If Dudeism was a religion, Lebowski would be the GOD dictating rules to the disciples. The term “Dude” has gained such a cult status that Twitterati mourned the fact that Jeff Bridges didn’t start his 2010 Best Actor Oscar acceptance speech with, “The Dude Abides.” The gravity of the emblematic ‘Dudeism’ can only be further testified by the fact that it inspired a novel, The Dude Abides – The Gospel According to the Coen Brothers, by Cathleen Falsani. The Big Lebowski, which is now available on Netflix enjoys a cult-like no other.
The Big Lebowski is about an attitude, it’s a philosophy on ‘Dudeism’ & the art of not giving a fcuk, in the disguise of a mystery thriller. It is a hash of the modern pop-culture that includes anything and everything under the sun. It involves a kidnapping of a nymphomaniac wife of the millionaire ‘The Big Lebowski’, the ransom money that goes missing, a porno king disappointed over the transition of porn industry to a mere sexual material, a reclusive millionaire on wheelchair, a feminist woman who paints nude whose work is considered strongly “vaginal”, a bowling guy who has recently adopted Judaism and does not perform any activity on Shabbos.
Jeff Bridges stars as The Dude, not in the title role but presumably as the little Lebowski who is an unemployed loafer. He wears a cheap t-shirt, Bermudas, sports long hair & a goatee, spends most of his time in a bowling alley, slurps White Russians and detests anyone who does not address him as the “Dude”. Not to mention the cussing that comes to the Dude so naturally. He often smokes weed, and while being high, he imagines himself flying in the sky, like a poor man’s Superman over the ‘City of Angels, Los Angeles’ with the thoughts of himself owning the city. The Dude has developed resistance of not giving a fcuk to whatever others have to say about him; like when The Big Lebowski calls him a bum, or the police throw cups at him for not contributing anything to the society, or when a local pornographer drugs him because he’s being a minor irritant. The Dude is as cool as a hippie can get.
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The plot is secondary to the film, but thanks to the fine performances by everyone including the tumbleweed, and the whimsical writing, the film leaves no stone unturned at entertaining anyone who aspires to convert to “Dudeism”. Yet, speaking of the plot, Dude is assaulted by two thugs who are hired by a wealthy pornographer and loan shark, Jackie Treehorn (Ben Gazzara), asking to return the loan money that the wife of a Jeffrey Lebowski owes. Soon they realize that he is not the millionaire Jeffrey Lebowski and Dude points out to them that if he would have been affluent then why would we live in the ramshackle Venice bungalow.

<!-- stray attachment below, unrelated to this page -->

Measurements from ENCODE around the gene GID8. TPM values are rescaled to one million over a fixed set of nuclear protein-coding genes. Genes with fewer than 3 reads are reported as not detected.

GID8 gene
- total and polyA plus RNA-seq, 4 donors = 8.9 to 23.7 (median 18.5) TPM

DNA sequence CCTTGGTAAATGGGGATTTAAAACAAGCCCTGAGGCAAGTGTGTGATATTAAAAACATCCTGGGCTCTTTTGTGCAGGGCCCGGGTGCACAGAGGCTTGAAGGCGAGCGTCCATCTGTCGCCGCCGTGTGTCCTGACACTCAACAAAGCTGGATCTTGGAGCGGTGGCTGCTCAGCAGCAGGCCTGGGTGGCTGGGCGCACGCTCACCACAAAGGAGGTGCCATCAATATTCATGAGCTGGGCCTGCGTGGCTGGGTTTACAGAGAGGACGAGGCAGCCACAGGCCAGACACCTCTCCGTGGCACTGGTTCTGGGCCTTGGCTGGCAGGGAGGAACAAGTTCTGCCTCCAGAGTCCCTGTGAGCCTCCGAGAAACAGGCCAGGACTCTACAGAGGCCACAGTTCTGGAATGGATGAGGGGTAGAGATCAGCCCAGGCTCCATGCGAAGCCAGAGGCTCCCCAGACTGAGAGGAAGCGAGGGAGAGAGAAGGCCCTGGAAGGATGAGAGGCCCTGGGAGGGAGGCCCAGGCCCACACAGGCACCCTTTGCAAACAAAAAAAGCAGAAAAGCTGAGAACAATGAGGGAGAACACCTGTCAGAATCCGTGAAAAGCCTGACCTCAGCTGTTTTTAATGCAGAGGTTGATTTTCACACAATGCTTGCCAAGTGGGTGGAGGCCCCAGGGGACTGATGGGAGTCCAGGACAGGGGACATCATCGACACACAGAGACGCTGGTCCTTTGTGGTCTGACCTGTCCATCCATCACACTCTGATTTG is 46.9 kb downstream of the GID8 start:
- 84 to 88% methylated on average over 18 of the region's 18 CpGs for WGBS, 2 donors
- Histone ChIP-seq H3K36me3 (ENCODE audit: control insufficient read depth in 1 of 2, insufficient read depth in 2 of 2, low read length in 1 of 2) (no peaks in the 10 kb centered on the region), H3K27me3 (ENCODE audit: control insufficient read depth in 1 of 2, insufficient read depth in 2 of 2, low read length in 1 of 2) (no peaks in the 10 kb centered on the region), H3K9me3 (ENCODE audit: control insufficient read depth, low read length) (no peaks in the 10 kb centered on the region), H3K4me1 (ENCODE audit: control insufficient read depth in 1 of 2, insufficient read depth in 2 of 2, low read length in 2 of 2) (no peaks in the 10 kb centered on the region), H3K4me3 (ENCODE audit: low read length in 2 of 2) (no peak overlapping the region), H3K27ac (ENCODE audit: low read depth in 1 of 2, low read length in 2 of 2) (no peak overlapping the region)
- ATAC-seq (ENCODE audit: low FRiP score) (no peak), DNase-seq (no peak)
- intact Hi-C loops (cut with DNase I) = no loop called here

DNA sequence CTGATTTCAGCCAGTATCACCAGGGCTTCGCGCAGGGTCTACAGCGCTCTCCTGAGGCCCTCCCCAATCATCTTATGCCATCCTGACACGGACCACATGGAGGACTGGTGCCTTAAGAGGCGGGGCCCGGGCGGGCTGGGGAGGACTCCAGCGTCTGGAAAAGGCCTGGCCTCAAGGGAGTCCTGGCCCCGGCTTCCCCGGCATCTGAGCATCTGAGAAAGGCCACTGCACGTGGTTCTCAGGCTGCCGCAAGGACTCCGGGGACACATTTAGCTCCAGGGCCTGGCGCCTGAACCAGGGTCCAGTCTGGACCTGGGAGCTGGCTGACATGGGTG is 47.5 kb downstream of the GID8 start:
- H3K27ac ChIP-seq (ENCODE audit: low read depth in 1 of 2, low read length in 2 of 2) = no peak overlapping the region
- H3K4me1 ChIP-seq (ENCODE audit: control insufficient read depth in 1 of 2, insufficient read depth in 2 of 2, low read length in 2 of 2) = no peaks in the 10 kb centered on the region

While heading back, one of the goons urinates on the rug which pisses off Dude the worst. Dude casually talks about this incident with his bowling pals, the clueless Donny, and the temperamental Vietnam veteran Walter Sobchak. Dude spurred by Walter goes to the bungalow of ‘The Big Lebowski’ for demanding compensation of his damaged rug. Things go berserk for the Dude after he is hired by ‘The Big Lebowski’ to drop off the ransom money with kidnappers of his wife. Like the tumble-weed, Dude’s life is brought into action by the events (read force) that he himself gets entangled in.
The Big Lebowski may not come as an original or inspiring film, there might be no take away the moment from the film but there is something mystical about the film that makes you fall in love with it, over and over again. The Big Lebowski could have easily descended into a shitload of absurd events for the sake of appearing a strange & a pretentious film, but the capricious dialogue, the surreal moments, the remarkable visual style and peculiar characters, make it a cult film. All actors get under the skin of their characters with such ease, that it will be quite right to say they were born to play them, which is a rare feat to achieve. The Big Lebowski is a rare entertaining mess, one of the most audacious comedies that glorify its characters and redefines coolness.